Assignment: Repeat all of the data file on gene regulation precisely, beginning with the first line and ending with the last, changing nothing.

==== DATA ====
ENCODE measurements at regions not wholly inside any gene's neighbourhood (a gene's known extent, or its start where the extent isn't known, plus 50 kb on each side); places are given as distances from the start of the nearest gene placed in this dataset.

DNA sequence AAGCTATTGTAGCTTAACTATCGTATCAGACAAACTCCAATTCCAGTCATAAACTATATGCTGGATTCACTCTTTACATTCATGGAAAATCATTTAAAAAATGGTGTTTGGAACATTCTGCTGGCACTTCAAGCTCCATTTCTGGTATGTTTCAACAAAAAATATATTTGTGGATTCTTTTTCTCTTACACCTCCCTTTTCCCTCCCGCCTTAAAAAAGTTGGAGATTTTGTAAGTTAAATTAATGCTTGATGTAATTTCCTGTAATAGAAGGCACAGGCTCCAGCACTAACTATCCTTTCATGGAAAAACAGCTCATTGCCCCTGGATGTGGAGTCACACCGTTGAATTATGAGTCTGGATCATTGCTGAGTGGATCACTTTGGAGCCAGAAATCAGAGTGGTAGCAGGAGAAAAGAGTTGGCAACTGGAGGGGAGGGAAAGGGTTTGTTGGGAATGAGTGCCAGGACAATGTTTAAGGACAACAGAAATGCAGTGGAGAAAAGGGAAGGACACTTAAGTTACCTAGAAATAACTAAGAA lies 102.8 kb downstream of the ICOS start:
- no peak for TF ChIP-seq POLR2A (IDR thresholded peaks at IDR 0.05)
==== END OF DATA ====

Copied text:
ENCODE measurements at regions not wholly inside any gene's neighbourhood (a gene's known extent, or its start where the extent isn't known, plus 50 kb on each side); places are given as distances from the start of the nearest gene placed in this dataset.

DNA sequence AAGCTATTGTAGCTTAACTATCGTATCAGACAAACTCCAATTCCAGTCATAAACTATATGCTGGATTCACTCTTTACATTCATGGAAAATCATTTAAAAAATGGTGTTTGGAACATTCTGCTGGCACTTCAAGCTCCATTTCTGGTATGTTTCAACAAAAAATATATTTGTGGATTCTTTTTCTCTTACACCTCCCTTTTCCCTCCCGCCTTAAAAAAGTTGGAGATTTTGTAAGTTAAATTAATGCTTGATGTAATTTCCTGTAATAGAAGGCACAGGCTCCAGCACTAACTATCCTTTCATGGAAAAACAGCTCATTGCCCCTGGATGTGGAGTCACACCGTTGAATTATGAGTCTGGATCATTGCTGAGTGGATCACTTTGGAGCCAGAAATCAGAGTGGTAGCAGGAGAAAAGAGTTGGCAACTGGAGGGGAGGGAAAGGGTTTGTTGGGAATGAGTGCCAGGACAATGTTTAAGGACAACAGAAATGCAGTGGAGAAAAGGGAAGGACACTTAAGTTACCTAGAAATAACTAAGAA lies 102.8 kb downstream of the ICOS start:
- no peak for TF ChIP-seq POLR2A (IDR thresholded peaks at IDR 0.05)